Methadone: Biological Mechanisms, Clinical Uses and Side Effects - New Jersey Anesthesia Professionals
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Methadone: Biological Mechanisms, Clinical Uses and Side Effects

Methadone is a synthetic opioid analgesic used as a maintenance drug in those with opioid use disorder (OUD) and increasingly for cancer or chronic non-malignant pain.1 Methadone was first created in 1937 by two German scientists, Max Bockmhl and Gustav Ehrhart, who were searching for a pain killer that was less addictive than morphine.2 At the time, they called the substance Hoechst 10820 or polamidon.2 Years later, during World War II, another team of German scientists expanded on earlier research and began synthesizing the substance because of short supplies of morphine and other analgesics.3 By the end of the war, the United States obtained the rights to this medicine and renamed it methadone.3 While it was first marketed solely as an analgesic, it became an important part of OUD treatment in the early 1970s.3 Due to methadone’s prevalence in contemporary medicine, anesthesia providers must be familiar with its mechanisms, clinical uses and side effects.

The molecular formula for methadone is C21H27NO.4 It is a potent m-opioid receptor agonist, considerable d-opioid receptor agonist and a N-methyl-d-aspartate (NMDA) receptor antagonist.5 It also has some agonist actions at the κ- and σ-opioid receptors.6 Its agonism of the m-opioid receptor give it analgesic effects comparable to other opioid drugs like morphine.7 Meanwhile, its actions at NMDA receptors result in its supposed efficacy for chronic neuropathic pain,8 though the data on methadone for such chronic pain are mixed.9 Methadone is metabolized by the CYP3A4, CYP2B6 and CYP2D6 enzymes in the liver.10 Its primary metabolite is  2-ethylidene-1,5-dimethyl-3,3-diphenylpyrrolidine (EDDP), which is inactive.11 Five to 50 percent of a methadone dose is eliminated in the urine unchanged, and three to 25 percent is eliminated as EDDP.11 In general, methadone’s biological mechanisms are similar to those of other opioid drugs.

Methadone can be used for detoxification (i.e., to reduce withdrawal symptoms during opioid use cessation), maintenance (i.e., as a replacement for opioid drugs) or as a pain reliever.12 Methadone may also have advantages over other opioid drugs during the perioperative period.13 Because it has a slow onset and offset of action and is long-acting, it can be useful for perioperative pain management.14 In fact, methadone has the longest half-life of all clinically-used opioid drugs.15 Thus, a single 20-milligram dose administered to an adult at induction of anesthesia can provide significant pain relief throughout the first one to two postoperative days.15 Also, some authors have found methadone to be effective for cancer pain.16,17 Unlike other opioids, methadone has anti-hyperalgesic and anti-allodynic properties that protect a patient against tolerance and/or sensitization.13 Also, compared to other opioids, methadone has fewer active metabolites and a lower risk of neuropsychiatric toxicity. Therefore, high doses needed to manage severe pain or addiction are less likely to result in delirium or seizures.4 Overall, methadone’s long-acting nature make it more useful than other opioids for postoperative pain and maintenance programs.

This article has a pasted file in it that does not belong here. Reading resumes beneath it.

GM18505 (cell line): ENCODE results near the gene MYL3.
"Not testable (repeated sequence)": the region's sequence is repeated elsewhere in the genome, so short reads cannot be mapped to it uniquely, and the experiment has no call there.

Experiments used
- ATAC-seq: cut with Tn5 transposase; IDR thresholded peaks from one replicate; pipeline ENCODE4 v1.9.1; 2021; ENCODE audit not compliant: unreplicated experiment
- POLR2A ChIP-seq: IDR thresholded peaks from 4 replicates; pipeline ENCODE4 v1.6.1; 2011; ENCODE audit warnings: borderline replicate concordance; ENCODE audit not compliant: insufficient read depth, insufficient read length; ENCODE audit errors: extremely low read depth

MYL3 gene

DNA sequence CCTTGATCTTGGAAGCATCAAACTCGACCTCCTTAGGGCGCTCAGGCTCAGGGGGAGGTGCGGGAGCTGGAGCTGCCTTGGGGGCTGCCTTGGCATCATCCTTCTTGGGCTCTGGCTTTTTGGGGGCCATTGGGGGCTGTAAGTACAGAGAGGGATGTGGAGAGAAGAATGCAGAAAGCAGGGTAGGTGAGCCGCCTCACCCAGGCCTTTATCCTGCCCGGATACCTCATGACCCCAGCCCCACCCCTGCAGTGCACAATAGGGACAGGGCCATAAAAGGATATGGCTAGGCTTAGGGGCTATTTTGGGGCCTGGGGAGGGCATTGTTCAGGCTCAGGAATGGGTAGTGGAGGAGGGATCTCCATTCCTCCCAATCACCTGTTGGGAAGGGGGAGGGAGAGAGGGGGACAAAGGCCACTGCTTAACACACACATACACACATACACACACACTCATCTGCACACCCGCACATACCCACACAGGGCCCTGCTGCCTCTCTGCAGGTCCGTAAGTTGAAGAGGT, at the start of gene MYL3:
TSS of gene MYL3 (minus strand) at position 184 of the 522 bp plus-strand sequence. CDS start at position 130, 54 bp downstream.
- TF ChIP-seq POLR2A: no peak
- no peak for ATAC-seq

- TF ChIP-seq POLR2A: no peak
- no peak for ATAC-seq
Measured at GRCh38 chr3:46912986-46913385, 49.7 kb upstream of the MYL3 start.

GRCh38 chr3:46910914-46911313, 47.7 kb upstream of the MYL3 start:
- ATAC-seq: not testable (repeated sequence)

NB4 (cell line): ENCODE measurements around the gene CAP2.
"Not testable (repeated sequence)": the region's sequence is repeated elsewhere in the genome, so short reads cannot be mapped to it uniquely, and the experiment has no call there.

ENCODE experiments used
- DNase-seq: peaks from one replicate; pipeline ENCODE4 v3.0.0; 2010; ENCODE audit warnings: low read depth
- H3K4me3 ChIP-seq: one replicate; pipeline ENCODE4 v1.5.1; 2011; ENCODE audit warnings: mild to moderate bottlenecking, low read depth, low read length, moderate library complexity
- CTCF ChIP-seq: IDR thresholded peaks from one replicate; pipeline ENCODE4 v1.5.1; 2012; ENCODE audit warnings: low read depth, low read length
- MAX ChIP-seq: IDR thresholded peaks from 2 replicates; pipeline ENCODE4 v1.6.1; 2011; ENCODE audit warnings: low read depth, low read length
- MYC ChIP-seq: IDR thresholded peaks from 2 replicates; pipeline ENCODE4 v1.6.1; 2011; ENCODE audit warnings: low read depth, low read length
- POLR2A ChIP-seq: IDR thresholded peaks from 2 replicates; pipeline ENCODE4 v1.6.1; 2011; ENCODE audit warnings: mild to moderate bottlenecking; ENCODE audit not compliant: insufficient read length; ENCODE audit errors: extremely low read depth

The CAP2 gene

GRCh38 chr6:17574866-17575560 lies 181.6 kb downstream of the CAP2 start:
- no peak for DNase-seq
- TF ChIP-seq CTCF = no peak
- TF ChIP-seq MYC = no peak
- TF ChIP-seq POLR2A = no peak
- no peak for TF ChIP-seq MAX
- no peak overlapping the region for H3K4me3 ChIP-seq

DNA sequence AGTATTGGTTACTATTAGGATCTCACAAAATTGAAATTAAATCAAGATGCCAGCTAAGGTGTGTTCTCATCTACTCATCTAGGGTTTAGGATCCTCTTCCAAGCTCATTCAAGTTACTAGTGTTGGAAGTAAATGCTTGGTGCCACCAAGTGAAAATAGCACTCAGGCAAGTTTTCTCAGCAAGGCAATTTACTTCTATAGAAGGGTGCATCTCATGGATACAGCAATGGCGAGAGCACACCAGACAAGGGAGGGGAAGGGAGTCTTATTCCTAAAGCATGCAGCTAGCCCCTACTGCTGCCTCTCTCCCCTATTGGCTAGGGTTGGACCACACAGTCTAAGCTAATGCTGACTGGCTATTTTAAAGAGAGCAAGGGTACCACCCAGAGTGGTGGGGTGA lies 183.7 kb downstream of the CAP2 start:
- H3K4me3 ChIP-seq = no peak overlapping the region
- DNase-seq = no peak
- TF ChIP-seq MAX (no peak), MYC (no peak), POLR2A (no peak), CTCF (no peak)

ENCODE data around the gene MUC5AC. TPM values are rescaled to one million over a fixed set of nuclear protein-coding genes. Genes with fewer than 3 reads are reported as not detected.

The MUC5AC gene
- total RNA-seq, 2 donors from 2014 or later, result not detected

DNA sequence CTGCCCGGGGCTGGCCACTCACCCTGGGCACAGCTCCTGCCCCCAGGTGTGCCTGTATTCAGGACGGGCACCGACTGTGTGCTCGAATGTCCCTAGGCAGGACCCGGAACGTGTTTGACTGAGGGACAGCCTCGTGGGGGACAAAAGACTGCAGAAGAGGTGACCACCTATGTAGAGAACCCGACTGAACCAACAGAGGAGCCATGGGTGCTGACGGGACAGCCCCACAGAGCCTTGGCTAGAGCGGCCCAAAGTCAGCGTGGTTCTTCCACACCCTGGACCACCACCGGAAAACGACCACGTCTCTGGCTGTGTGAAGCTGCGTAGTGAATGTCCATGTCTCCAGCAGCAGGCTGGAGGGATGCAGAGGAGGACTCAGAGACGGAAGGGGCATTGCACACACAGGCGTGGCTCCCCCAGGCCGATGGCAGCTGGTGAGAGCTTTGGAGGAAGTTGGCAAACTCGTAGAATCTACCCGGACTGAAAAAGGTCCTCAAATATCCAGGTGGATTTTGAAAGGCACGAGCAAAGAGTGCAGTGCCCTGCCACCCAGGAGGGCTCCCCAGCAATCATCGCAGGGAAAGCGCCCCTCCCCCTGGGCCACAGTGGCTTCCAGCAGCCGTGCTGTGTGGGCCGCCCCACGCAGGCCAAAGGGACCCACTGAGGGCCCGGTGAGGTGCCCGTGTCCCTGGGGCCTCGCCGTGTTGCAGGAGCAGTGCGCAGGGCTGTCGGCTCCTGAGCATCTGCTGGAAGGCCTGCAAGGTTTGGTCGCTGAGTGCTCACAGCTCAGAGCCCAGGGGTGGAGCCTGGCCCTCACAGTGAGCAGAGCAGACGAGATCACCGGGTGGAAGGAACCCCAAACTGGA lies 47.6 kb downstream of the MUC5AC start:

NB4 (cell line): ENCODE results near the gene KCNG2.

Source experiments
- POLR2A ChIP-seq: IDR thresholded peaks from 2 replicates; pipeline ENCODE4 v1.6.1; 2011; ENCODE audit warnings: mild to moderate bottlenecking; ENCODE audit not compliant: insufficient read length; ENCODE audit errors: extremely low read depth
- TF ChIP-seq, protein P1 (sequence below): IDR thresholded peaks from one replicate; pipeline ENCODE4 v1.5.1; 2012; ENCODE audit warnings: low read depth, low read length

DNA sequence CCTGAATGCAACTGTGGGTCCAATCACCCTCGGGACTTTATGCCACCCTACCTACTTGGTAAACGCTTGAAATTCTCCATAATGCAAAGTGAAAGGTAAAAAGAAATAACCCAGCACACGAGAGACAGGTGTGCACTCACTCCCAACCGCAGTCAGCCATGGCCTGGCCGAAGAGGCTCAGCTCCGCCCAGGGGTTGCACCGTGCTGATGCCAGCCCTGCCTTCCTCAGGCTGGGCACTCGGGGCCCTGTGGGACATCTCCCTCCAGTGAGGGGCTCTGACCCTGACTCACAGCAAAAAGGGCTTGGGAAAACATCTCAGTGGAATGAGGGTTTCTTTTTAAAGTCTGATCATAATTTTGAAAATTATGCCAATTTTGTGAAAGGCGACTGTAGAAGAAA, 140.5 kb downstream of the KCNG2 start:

Like other opioids, methadone is accompanied by a variety of side effects. Patients taking methadone may suffer from restlessness, nausea, vomiting, slow breathing, itchy skin, heavy sweating, constipation or sexual problems.18 More serious side effects include difficulty breathing or shallow breathing, faintness, chest pain, a rapid heartbeat, hallucinations or confusion.19 For pregnant patients, use of methadone can lead to fetal dependence and infant withdrawal symptoms.7 Though the drug’s long-acting nature is an advantage, it also increases the potential for drug accumulation before achieving measurable blood levels. Therefore, there may be a risk of overdose without after two to five days of treatment with methadone.8 A methadone overdose can lead to respiratory depression or even death.20 Finally, though methadone is used to help treat OUD, it is an addictive substance in its own right.21 Due to its potentially adverse effects, clinicians should be cautious when prescribing methadone.

Methadone is a synthetic opioid drug that acts on m-, d-, κ- and σ-opioid and NMDA receptors to produce analgesic effects. Methadone is primarily used for detoxification, maintenance and pain management, particularly for chronic or cancer-related pain. Though it has many advantages over other opioids, including a long duration of action and lack of active metabolites, it also comes with many adverse effects. Given its abuse potential and potentially fatal consequences, anesthesia providers should carefully consider using methadone with their patients.

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